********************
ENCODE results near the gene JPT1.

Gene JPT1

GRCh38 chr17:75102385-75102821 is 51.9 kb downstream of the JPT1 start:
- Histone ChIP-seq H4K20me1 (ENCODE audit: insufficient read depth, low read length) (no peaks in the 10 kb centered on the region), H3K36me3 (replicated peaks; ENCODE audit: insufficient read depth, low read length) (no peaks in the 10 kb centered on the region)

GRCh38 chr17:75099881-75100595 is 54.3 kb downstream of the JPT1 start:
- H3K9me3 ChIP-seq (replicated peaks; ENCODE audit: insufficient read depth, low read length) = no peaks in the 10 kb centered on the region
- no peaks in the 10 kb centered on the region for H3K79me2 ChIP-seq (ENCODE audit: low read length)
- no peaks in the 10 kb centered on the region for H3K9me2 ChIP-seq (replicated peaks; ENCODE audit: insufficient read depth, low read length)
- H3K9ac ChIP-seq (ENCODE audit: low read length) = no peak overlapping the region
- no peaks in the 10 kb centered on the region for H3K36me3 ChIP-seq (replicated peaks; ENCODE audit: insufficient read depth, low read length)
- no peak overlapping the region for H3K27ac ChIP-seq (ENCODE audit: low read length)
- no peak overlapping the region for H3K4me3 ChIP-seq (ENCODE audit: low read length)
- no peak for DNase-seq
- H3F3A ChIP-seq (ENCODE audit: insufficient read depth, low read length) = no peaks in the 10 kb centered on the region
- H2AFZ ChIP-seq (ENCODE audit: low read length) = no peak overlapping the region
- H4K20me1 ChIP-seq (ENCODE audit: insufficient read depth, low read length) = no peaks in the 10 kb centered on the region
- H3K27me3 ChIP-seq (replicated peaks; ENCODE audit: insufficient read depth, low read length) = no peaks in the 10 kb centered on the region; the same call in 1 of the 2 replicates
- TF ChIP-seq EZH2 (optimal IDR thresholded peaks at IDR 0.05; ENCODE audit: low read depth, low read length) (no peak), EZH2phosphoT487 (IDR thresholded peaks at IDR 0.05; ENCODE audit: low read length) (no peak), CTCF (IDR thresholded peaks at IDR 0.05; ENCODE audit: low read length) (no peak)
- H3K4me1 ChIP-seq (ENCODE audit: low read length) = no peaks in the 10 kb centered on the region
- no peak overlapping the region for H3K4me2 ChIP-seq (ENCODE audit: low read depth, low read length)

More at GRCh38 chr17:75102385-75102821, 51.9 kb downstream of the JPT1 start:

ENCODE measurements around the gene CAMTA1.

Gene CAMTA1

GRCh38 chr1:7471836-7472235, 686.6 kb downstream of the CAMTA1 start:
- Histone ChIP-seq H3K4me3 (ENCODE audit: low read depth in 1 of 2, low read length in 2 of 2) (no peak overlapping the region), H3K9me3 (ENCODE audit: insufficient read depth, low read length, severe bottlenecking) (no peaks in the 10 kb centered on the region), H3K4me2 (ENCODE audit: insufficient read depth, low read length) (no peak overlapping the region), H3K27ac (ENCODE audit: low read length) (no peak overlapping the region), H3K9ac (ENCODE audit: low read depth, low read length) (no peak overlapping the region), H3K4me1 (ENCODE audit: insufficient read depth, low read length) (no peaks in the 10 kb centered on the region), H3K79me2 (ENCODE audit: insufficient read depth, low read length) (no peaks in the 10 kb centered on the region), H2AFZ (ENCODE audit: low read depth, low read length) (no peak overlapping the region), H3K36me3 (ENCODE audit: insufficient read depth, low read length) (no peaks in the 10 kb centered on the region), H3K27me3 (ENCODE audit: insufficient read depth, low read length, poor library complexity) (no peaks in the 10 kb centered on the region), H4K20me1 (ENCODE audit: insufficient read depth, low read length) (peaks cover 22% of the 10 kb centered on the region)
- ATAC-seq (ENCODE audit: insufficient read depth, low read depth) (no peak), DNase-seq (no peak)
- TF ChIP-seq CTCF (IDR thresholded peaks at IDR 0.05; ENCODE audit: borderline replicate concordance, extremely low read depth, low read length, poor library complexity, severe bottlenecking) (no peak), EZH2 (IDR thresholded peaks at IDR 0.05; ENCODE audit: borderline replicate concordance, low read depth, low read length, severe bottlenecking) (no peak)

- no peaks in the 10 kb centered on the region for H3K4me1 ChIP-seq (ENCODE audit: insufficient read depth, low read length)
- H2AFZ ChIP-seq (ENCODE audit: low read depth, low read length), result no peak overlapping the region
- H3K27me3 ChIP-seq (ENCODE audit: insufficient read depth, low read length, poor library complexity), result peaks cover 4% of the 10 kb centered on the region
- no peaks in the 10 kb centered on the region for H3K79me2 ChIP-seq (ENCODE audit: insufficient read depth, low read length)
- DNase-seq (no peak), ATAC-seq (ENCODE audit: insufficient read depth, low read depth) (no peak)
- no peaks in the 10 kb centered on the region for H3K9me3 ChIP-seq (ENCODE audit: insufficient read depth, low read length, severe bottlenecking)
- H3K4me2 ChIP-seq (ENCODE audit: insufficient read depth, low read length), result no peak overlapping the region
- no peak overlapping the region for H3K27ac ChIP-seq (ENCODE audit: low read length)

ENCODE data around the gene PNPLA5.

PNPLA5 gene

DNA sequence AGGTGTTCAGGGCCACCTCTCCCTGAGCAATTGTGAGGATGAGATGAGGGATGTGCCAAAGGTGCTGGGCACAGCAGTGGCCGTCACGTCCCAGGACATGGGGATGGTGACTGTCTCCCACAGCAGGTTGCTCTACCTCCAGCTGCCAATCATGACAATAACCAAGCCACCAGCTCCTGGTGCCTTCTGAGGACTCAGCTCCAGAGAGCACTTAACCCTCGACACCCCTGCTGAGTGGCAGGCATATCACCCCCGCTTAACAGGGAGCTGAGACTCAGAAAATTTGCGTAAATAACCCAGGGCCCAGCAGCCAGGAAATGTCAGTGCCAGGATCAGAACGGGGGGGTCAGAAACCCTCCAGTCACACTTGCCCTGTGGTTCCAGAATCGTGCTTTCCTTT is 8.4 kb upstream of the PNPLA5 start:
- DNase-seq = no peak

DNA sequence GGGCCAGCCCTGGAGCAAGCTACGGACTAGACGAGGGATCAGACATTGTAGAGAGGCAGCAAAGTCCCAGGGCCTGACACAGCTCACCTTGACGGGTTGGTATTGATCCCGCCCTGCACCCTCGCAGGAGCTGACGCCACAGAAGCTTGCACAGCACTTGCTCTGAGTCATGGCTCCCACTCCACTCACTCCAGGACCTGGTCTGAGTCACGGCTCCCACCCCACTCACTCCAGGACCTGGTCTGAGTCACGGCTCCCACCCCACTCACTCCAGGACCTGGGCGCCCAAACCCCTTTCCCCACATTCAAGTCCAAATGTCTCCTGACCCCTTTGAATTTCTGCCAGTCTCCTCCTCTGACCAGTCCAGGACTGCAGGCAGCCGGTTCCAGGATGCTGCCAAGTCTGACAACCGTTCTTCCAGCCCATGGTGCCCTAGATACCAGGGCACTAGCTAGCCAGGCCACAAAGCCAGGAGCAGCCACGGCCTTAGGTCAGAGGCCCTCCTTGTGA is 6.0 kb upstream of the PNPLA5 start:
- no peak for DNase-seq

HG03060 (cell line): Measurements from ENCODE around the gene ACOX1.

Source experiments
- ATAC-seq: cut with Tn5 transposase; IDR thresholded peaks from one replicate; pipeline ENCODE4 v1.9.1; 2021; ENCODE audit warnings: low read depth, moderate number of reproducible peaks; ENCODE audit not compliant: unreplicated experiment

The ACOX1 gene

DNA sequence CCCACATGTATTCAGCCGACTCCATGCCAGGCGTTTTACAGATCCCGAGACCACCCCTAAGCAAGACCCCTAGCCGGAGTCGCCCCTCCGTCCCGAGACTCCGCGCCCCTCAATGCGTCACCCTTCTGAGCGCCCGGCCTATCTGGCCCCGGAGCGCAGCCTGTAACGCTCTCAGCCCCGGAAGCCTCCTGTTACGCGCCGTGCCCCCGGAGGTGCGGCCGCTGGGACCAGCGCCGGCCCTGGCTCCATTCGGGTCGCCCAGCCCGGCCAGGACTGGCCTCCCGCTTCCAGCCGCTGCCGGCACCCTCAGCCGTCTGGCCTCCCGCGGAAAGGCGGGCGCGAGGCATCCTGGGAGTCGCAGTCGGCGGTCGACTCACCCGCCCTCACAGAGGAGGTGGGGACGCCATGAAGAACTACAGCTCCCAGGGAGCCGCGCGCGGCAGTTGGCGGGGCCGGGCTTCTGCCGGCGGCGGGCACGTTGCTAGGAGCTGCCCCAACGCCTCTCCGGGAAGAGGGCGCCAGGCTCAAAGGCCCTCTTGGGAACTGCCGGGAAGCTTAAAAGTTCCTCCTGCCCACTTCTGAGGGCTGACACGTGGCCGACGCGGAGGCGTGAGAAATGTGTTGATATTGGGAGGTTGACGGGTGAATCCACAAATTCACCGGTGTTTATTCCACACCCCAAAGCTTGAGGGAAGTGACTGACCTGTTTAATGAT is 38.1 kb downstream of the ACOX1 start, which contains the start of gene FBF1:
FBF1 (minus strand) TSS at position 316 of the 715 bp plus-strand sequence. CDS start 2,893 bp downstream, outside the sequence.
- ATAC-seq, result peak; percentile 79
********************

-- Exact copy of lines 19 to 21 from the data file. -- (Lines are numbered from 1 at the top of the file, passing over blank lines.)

- H3K4me1 ChIP-seq (ENCODE audit: low read length) = no peaks in the 10 kb centered on the region
- no peak overlapping the region for H3K4me2 ChIP-seq (ENCODE audit: low read depth, low read length)

More at GRCh38 chr17:75102385-75102821, 51.9 kb downstream of the JPT1 start: